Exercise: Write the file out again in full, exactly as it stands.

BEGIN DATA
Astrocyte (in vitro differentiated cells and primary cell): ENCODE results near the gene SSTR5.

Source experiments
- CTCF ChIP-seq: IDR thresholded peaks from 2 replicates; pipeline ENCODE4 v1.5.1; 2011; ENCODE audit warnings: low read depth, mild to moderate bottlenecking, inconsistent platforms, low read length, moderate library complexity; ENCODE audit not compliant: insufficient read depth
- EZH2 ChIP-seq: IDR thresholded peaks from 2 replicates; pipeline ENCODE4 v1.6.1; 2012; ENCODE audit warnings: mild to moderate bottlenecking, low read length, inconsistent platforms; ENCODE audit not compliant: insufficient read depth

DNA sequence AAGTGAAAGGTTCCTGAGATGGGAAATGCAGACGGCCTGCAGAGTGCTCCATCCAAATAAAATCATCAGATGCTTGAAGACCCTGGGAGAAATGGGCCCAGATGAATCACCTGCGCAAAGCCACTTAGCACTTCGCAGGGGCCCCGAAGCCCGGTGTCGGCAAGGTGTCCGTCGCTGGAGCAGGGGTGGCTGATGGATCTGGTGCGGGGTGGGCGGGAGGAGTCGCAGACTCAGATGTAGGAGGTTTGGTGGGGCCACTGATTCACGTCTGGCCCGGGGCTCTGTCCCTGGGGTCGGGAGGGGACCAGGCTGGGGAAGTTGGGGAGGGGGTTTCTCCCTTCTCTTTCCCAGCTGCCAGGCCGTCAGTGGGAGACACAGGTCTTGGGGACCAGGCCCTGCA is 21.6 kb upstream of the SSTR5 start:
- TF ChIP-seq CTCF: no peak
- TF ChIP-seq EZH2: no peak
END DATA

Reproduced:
Astrocyte (in vitro differentiated cells and primary cell): ENCODE results near the gene SSTR5.

Source experiments
- CTCF ChIP-seq: IDR thresholded peaks from 2 replicates; pipeline ENCODE4 v1.5.1; 2011; ENCODE audit warnings: low read depth, mild to moderate bottlenecking, inconsistent platforms, low read length, moderate library complexity; ENCODE audit not compliant: insufficient read depth
- EZH2 ChIP-seq: IDR thresholded peaks from 2 replicates; pipeline ENCODE4 v1.6.1; 2012; ENCODE audit warnings: mild to moderate bottlenecking, low read length, inconsistent platforms; ENCODE audit not compliant: insufficient read depth

DNA sequence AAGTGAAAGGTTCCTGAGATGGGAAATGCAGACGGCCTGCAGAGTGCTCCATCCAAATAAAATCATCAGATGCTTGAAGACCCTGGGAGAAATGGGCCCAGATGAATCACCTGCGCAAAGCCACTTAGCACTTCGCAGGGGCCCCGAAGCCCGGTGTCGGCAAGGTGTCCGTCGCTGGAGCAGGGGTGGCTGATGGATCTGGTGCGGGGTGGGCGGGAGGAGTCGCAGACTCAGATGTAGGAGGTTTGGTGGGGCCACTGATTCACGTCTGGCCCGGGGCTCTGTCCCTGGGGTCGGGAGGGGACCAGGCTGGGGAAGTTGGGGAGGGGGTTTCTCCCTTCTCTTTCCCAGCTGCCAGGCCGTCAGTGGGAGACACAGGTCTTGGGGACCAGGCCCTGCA is 21.6 kb upstream of the SSTR5 start:
- TF ChIP-seq CTCF: no peak
- TF ChIP-seq EZH2: no peak